Note: This story was updated on Jan. 10 to correct the timing of an upcoming Holston Conference meeting.
Citing the spread of "misleading, defamatory and false" information, the North Georgia body for the United Methodists says it will temporarily stop accepting requests from member churches to leave the denomination. The move was announced by an outgoing bishop days before she departed the conference.
Church policies on homosexuality have been the flashpoints in a slow-motion breakup of one of the nation's largest Christian denominations. Many theologically conservative Methodists are frustrated after several unsuccessful efforts to resolve the rift. They feel the denomination has not held clergy accountable for violating rules prohibiting them from officiating same-sex marriages, for example, and have sought to leave the denomination entirely.
Among the disgruntled were the 70 congregations that the North Georgia Conference approved to leave this past summer. Twenty-one of those were part of the conference's North West District and included congregations based in Rome, Dalton and Summerville, among other places. There is no indication the status of those churches will be affected by the new announcement; they are already out of the denomination.
Still, in a conference where about 700 churches remain, many more congregations could be actively considering leaving the denomination in anticipation of the 2023 annual conference meeting, where the next round of disaffiliation agreements would need to be ratified.
North Georgia United Methodists halt disaffiliations
The number of churches affected by the new policy is unclear, in part because the conference announced months ago it would not process until Jan. 1, 2023, the paperwork necessary for a congregation to take an official disaffiliation vote.
On Dec. 28, however, the outgoing bishop notified North Georgia Methodists that plans had changed: Given an "astounding proliferation of misinformation in local churches," conference officials no longer saw membership votes as reliable, and thus would no longer accept requests to hold them.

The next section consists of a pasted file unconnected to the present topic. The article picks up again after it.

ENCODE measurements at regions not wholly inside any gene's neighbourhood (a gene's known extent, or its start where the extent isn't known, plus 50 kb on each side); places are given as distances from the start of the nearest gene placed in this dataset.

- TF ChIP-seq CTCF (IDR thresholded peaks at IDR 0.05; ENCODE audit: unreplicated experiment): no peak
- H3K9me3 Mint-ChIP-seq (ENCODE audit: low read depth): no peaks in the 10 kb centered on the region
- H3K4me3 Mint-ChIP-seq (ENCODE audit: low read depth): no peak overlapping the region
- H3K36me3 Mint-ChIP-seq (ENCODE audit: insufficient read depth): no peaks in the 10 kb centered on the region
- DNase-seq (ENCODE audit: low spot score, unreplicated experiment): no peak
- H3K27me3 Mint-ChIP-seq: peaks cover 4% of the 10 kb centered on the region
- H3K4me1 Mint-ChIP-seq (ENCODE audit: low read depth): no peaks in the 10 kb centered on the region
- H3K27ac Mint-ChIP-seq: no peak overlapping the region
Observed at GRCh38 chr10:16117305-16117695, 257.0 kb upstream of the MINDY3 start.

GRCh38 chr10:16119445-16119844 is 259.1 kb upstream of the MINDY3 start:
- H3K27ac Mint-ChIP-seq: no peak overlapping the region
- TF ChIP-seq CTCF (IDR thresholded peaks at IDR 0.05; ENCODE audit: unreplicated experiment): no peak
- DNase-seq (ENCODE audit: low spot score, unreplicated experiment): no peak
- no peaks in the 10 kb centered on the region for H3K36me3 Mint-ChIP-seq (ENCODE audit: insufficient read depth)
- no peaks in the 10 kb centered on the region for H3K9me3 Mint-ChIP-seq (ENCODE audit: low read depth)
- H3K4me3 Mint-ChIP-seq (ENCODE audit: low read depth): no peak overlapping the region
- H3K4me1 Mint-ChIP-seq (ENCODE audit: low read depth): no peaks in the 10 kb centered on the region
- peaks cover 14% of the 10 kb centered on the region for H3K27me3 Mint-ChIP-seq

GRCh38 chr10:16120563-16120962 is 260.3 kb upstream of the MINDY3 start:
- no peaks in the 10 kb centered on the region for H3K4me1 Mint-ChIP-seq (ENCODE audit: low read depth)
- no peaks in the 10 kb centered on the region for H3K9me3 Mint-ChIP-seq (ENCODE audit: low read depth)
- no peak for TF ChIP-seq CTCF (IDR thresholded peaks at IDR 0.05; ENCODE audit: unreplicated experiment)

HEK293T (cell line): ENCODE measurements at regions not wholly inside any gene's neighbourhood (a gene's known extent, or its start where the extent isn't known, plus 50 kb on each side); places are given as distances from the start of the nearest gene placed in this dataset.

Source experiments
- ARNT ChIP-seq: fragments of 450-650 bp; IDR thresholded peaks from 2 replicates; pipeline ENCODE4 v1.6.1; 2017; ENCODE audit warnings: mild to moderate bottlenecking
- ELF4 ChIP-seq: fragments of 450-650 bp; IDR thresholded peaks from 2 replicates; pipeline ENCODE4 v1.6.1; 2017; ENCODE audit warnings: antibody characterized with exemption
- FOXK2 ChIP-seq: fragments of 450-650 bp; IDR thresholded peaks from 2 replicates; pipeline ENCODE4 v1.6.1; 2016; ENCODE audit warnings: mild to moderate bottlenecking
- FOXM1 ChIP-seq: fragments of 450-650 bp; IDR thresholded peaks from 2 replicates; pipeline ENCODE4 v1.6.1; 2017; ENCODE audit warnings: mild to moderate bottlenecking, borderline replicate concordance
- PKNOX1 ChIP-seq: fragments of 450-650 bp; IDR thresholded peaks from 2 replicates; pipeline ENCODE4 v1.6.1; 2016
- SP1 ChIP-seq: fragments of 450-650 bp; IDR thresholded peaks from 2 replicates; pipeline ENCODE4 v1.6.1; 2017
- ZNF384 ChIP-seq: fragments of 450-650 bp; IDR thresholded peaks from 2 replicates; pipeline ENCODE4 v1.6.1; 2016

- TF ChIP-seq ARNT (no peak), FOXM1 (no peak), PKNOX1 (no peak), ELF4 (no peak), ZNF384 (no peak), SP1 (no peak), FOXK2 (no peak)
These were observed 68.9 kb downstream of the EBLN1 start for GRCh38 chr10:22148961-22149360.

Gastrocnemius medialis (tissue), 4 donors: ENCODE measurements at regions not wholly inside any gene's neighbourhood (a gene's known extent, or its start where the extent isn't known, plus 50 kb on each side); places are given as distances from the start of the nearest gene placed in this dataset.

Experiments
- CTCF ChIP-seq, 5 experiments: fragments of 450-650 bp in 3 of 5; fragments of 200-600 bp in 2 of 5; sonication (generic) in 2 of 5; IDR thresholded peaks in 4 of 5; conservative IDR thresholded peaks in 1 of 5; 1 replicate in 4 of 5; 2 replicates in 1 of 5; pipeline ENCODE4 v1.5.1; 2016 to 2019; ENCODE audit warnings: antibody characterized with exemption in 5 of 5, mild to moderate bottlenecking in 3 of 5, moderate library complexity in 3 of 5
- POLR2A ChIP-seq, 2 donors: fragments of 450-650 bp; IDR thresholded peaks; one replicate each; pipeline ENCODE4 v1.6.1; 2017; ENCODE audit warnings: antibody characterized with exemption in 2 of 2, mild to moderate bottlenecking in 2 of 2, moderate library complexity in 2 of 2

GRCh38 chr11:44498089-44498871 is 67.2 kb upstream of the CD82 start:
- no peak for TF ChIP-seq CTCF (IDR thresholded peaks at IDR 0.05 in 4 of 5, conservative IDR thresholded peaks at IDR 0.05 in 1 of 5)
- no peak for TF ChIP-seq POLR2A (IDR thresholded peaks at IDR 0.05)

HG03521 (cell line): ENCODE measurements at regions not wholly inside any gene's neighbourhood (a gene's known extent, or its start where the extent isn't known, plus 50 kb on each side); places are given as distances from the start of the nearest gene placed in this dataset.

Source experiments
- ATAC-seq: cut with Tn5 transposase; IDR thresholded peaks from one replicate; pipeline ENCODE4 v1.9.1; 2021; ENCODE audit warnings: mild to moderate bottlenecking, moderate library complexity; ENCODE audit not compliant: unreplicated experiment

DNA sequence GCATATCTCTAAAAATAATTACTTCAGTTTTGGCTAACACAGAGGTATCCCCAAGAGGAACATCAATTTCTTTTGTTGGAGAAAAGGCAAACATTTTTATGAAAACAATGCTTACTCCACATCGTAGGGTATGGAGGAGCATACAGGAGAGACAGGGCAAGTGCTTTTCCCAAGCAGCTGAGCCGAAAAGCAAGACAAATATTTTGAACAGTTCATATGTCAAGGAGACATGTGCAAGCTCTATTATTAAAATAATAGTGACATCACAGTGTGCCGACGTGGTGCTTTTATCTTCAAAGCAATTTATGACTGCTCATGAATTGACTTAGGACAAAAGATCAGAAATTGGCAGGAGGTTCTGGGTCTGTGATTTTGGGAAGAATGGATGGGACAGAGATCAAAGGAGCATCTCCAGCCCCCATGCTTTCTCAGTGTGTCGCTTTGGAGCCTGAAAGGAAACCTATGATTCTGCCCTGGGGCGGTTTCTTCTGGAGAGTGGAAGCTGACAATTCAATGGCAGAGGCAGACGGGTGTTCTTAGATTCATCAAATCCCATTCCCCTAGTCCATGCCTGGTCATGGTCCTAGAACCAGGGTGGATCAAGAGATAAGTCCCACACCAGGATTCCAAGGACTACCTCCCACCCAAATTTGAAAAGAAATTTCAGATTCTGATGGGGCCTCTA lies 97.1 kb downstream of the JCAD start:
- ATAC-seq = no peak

Critics call the move un-Christian and a betrayal. Tunnel Hill Community Church pastor Jay Tenney, whose congregation was among those that had formally already left the conference in the summer of 2022, said by phone Friday that the conference has plainly gone back on its word and is now "holding many churches hostage."
The church law through which Tenney's own congregation left the denomination — and crucially, got to keep its property — was established as prospects of a broader accord within the denomination of about 12 million people seemed to dim.
Codified in paragraph 2553 in the denomination's Book of Discipline, the rule sunsets at the end of 2023. The North Georgia Conference announcement said officials would revisit their new policy after the spring 2024 denominationwide meeting. But critics complain that by then it may be too late to leave.
Since the law went into widespread use in the past year, different United Methodist conferences have administered paragraph 2553 in a variety of ways.
In the Holston Conference, which governs United Methodist churches in much of East Tennessee and a small part of North Georgia and Southwest Virginia, no congregations have yet been approved to leave. But at least a small group have formally initiated the process of disaffiliating. Those churches must go through a monthslong "discernment" phase before taking a vote.
Final disaffiliation agreements — which outline financial and property arrangements, among other things — must be ratified at the annual conference meeting in April. But Holston Conference officials have indicated that step would be a formality.
The North Georgia Conference's disaffiliation process has been more fraught.